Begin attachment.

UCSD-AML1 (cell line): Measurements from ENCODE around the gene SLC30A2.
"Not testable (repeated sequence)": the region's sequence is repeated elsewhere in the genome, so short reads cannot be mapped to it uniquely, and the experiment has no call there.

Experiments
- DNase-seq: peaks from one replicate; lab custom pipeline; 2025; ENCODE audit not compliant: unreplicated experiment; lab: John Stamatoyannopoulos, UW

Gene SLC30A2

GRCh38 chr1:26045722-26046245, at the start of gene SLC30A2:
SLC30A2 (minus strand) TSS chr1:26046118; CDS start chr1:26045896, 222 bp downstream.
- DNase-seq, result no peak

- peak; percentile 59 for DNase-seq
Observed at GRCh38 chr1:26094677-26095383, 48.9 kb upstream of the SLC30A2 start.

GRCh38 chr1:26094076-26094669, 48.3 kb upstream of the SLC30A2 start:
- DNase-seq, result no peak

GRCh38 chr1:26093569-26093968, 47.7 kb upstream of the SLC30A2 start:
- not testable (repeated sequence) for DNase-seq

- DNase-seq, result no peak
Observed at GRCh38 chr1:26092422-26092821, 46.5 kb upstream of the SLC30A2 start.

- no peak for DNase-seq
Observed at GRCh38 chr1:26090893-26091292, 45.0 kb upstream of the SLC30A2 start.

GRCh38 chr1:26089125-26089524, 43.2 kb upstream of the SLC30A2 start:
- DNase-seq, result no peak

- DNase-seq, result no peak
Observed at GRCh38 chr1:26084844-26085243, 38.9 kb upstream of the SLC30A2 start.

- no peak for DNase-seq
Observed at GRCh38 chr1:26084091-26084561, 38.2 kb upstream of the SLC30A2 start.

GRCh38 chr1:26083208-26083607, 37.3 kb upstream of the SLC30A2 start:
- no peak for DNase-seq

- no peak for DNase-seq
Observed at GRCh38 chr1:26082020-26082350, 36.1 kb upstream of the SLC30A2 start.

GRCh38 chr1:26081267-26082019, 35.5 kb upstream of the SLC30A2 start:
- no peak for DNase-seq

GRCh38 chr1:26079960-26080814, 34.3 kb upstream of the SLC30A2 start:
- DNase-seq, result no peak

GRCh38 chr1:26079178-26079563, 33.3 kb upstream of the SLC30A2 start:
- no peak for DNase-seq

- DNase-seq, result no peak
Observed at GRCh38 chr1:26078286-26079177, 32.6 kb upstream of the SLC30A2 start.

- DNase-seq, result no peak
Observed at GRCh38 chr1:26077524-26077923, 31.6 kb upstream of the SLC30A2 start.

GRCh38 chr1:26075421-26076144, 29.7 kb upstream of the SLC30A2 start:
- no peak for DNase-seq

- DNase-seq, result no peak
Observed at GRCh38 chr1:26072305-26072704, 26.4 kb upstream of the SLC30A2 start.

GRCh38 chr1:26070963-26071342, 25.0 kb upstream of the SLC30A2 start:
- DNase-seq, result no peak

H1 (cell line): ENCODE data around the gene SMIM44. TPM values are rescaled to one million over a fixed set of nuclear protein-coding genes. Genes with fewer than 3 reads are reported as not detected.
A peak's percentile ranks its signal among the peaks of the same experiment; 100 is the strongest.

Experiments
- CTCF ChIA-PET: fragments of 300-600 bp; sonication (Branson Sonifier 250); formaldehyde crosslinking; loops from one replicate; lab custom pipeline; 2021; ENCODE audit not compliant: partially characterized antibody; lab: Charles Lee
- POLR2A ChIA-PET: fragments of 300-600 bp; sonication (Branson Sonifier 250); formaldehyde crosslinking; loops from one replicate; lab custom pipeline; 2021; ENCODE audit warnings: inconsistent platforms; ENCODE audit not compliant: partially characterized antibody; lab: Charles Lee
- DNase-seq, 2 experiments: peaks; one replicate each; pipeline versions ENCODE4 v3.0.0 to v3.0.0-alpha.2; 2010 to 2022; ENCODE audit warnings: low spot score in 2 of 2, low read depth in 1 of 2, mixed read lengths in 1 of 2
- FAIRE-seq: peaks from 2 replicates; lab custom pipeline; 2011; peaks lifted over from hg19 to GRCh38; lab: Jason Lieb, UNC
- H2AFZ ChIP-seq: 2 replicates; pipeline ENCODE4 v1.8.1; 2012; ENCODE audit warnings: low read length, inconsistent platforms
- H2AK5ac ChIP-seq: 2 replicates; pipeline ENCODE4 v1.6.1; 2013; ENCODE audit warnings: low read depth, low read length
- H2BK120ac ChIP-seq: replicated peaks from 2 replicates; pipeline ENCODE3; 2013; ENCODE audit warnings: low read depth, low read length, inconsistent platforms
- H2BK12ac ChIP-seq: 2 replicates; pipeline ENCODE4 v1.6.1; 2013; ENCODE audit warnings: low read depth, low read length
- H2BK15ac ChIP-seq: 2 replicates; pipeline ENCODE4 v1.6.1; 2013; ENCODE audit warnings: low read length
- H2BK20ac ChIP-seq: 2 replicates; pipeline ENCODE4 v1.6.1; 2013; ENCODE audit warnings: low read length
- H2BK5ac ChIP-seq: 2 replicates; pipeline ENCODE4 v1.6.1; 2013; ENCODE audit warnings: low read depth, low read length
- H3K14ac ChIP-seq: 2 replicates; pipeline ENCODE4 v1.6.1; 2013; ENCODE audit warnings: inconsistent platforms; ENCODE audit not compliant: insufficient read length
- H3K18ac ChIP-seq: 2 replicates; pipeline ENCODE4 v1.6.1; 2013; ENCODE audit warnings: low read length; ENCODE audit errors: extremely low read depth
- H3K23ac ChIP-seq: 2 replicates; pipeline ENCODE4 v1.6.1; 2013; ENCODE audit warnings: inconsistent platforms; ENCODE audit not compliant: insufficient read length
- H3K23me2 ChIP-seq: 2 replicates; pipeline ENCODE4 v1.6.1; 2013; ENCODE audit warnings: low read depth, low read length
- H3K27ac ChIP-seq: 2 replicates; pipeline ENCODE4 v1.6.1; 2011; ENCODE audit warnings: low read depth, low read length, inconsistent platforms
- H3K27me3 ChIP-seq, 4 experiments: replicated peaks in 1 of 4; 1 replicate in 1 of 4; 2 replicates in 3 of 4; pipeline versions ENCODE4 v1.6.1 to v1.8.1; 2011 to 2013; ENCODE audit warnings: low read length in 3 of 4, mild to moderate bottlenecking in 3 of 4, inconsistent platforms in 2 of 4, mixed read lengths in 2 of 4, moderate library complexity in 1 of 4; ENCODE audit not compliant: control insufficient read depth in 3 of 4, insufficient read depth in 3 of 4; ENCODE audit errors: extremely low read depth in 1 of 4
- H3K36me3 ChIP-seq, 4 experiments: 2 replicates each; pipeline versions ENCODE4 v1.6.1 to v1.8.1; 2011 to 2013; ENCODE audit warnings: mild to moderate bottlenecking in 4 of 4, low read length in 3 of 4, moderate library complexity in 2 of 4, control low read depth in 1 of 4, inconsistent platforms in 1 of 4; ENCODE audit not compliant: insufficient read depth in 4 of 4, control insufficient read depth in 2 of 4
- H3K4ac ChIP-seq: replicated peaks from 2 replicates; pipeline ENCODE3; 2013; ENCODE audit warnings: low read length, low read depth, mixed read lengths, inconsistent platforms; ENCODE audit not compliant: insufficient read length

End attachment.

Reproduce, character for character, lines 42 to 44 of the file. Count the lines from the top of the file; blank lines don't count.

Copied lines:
Observed at GRCh38 chr1:26072305-26072704, 26.4 kb upstream of the SLC30A2 start.

GRCh38 chr1:26070963-26071342, 25.0 kb upstream of the SLC30A2 start:
- DNase-seq, result no peak